• internet;
  • webliography;
  • medication information;
  • prescription drug information


  1. Top of page
  2. Abstract
  6. Acknowledgments

BACKGROUND: Websites offering drug information vary in coverage and quality, and most health care consumers are poorly equipped to assess the quality of internet medication information.

OBJECTIVE: To establish a webliography of recommended prescription medication information websites for health care consumers and providers.

DESIGN AND METHODS: Drug information websites were systematically identified based on recommendations from health professionals and text-word searches of MEDLINE and Google. The resulting sample of websites was evaluated in a 2-step process. Candidate websites were first screened using inclusion/exclusion criteria representing minimum information requirements. Websites that passed the inclusion/exclusion criteria were then rated on 16 quality criteria using a 5-point scale by 3 trained judges. Website ratings were averaged, then multiplied by the corresponding importance weight of each criterion and summed to generate a total score. Websites with the highest total scores were included in the webliography.

RESULTS: Ten websites were selected for inclusion in the webliography. The 3 highest-scoring websites were Anthem Blue Cross and Blue Shield (, U.S. National Library of Medicine (, and Healthvision (

CONCLUSION: Medication information websites vary widely in quality and content. The online webliography is a valuable and easily accessed tool that can be recommended by health care professionals to patients who request referral to reliable websites.

The internet has become an important source for consumers searching for health information.1 The convenience, privacy, and nearly instant access to innumerable health-related resources are transforming the delivery of health information.2 However, seeking health information on the internet poses risks as well as benefits. The proliferating amount of health information available online is overwhelming, and the variability in quality is problematic.1,3 One area of particular concern is online drug information. Approximately 26% of Americans have used the internet to seek prescription drug information.4 Incomplete, misleading, and inaccurate information on the Web may contribute to harmful outcomes, such as drug misuse and medication errors.5–8

Locating and evaluating medication-related websites is time consuming and requires a certain level of internet search proficiency, health literacy, and knowledge to distinguish good quality information from bad. Most consumers, lacking some portion of such knowledge, would benefit from professional assistance. Many sets of criteria, checklists, and rating instruments have been developed for evaluating internet health information quality,9–12 such as Health On the Net (HONcode) and Utilization Review Accreditation Commission (URAC) accreditation.13,14 While these approaches are useful to assess general health information quality, few tools have been developed to specifically evaluate the quality of online prescription medication information.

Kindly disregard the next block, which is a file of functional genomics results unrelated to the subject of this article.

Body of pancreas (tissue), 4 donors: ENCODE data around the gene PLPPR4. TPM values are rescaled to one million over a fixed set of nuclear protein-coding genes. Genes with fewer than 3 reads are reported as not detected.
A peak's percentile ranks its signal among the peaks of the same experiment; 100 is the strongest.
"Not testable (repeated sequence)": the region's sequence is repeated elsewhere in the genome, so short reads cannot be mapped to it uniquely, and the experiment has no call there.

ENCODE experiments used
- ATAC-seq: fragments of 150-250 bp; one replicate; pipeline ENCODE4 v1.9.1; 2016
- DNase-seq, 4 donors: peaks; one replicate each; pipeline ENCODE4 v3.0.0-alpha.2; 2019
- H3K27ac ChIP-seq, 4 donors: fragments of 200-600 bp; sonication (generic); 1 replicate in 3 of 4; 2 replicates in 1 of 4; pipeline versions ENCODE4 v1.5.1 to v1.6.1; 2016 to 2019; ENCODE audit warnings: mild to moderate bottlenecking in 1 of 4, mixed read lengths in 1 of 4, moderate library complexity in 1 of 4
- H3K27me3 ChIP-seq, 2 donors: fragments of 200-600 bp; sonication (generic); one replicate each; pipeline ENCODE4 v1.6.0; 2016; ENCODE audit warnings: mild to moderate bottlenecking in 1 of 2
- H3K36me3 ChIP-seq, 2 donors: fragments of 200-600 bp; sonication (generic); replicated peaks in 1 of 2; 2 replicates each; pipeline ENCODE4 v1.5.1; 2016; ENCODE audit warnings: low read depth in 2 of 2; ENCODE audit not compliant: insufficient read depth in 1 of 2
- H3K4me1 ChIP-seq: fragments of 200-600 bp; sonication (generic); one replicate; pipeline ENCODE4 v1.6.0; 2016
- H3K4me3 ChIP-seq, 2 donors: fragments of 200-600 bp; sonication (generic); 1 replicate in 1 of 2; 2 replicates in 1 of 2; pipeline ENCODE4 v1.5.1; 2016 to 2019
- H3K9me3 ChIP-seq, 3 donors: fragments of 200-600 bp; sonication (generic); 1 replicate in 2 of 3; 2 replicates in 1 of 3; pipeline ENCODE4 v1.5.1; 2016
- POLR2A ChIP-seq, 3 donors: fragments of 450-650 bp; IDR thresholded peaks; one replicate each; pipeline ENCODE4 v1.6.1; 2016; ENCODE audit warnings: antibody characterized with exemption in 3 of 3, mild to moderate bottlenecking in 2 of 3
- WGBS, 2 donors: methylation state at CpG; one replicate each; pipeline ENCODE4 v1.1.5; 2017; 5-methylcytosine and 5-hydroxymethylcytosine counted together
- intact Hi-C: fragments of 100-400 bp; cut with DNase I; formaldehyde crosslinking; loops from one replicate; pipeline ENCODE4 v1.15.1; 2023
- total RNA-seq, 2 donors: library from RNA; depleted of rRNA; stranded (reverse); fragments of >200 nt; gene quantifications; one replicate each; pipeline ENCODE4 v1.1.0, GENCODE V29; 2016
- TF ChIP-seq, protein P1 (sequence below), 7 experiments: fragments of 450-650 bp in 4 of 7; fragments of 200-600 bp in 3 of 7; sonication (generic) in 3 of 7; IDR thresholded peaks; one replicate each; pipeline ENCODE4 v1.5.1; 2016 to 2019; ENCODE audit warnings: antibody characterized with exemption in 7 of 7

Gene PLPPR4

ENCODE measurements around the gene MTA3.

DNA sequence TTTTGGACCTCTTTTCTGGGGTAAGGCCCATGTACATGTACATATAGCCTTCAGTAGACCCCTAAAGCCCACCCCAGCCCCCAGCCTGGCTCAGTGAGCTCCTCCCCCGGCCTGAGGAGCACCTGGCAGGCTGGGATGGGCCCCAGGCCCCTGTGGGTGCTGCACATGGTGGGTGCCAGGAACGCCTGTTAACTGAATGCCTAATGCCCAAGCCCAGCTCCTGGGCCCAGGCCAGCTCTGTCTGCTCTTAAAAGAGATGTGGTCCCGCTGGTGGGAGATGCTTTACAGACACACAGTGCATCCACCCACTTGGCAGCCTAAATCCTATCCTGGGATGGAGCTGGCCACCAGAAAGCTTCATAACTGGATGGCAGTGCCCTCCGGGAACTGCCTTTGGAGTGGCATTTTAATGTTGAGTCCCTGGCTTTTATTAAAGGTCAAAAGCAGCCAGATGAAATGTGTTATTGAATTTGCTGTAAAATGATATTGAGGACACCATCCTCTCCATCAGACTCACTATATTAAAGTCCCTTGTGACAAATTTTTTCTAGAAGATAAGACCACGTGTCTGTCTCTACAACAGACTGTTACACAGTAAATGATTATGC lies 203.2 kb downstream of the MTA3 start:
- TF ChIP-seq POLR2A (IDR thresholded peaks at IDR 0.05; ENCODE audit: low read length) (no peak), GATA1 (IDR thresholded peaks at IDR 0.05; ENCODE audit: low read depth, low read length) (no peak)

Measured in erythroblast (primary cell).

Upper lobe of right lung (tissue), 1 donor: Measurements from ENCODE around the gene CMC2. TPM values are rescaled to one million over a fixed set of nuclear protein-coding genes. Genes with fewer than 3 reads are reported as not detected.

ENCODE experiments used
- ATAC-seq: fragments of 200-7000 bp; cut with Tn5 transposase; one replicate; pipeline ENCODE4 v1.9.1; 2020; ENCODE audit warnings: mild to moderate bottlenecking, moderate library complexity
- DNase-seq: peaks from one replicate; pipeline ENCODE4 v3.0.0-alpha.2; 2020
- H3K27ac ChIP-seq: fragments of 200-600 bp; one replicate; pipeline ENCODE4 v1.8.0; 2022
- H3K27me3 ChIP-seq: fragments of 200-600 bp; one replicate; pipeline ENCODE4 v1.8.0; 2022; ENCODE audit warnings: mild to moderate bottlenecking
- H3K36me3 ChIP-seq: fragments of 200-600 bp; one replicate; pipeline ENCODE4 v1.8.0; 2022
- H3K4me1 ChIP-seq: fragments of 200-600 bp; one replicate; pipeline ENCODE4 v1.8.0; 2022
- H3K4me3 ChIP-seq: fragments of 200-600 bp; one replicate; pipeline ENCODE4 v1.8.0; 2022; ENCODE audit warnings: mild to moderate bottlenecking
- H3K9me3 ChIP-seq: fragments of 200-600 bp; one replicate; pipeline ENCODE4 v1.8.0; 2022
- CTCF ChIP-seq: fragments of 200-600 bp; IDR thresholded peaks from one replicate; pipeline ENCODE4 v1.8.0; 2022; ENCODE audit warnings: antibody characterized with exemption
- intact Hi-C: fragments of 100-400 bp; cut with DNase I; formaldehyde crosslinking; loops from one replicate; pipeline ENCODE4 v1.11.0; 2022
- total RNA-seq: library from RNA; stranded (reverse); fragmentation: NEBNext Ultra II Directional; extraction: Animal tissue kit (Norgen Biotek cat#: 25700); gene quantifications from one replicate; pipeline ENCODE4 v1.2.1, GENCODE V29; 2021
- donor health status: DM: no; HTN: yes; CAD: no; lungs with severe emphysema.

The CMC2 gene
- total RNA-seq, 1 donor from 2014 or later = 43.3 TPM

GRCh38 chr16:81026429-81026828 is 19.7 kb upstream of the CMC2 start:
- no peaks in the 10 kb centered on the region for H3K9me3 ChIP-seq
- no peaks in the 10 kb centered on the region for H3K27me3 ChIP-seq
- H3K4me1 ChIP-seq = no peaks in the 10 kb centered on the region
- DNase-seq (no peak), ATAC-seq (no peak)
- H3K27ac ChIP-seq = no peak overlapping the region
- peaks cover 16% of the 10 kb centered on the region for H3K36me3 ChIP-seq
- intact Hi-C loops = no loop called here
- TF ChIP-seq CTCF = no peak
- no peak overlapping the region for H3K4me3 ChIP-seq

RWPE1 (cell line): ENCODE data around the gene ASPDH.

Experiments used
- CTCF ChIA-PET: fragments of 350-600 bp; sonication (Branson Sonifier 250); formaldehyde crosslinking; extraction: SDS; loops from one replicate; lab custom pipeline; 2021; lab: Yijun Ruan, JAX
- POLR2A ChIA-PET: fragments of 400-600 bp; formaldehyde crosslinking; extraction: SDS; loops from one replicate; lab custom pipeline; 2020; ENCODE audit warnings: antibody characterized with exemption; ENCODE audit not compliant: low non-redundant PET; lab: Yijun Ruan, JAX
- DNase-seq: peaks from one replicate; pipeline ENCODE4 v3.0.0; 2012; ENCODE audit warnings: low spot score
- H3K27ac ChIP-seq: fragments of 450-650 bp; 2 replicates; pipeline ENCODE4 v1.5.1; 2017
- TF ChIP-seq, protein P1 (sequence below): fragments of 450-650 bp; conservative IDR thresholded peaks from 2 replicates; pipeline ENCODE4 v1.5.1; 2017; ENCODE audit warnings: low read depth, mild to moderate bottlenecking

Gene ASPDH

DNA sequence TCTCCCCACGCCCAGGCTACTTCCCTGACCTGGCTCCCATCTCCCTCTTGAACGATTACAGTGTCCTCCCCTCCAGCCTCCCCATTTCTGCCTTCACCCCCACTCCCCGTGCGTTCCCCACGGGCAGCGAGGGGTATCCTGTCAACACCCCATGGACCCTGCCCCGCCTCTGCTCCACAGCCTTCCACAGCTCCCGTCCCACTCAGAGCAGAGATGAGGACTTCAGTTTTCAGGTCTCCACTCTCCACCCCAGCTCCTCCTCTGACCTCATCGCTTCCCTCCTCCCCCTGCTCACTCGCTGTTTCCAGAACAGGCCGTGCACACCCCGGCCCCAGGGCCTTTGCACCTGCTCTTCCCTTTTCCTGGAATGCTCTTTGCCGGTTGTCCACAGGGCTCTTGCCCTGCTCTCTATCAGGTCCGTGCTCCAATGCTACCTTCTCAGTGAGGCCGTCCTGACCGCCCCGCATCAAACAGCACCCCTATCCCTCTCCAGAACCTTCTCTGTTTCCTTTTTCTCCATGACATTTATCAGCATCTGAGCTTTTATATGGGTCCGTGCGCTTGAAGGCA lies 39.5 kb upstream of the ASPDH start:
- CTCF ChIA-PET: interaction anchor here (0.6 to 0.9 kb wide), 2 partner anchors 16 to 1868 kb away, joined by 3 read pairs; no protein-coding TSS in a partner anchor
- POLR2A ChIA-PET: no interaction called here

The overwhelming volume, technical complexity and uncertain reliability of drug information on the internet can be confusing to patients, and they often ask health professionals for guidance in selecting reliable websites or evaluating internet information.2 A webliography, or annotated list of websites relating to a given subject,2 that is current, developed systematically by professionals, and readily accessible, can help health professionals respond to patients' requests. We applied evaluation criteria developed by pharmacists and health communication specialists to produce an internet-accessible prescription medication information webliography for consumers.


  1. Top of page
  2. Abstract
  6. Acknowledgments

Site Selection

Websites to be considered for the 2-step evaluation process were identified by a search of MEDLINE, an internet search, and recommendations by health professionals. A Google search was performed in April 2006 using the search terms “medicine information,”“medication information,”“drug information,”“pharmaceutical information,” and “health information” individually and in combination with “webography” and “webliography.” The same search terms, with the addition of the terms “internet” and “online,” were searched as text words in MEDLINE using the PubMed interface in May 2006. Websites mentioned in published articles obtained from MEDLINE were visited to ascertain whether they were still operating. Additional sites were recommended by a convenience sample of 6 health professionals knowledgeable about medication safety. All websites that provided prescription medication information in English were included. To avoid unbalanced information, pharmaceutical company-maintained websites were excluded. Because patients are targeted as end-users of the webliography, journal websites were excluded due to their professional-oriented content. In addition, to be selected for evaluation, sites were required to provide free access, require no user registration, and not be limited to drugs of one class or for a specific disease.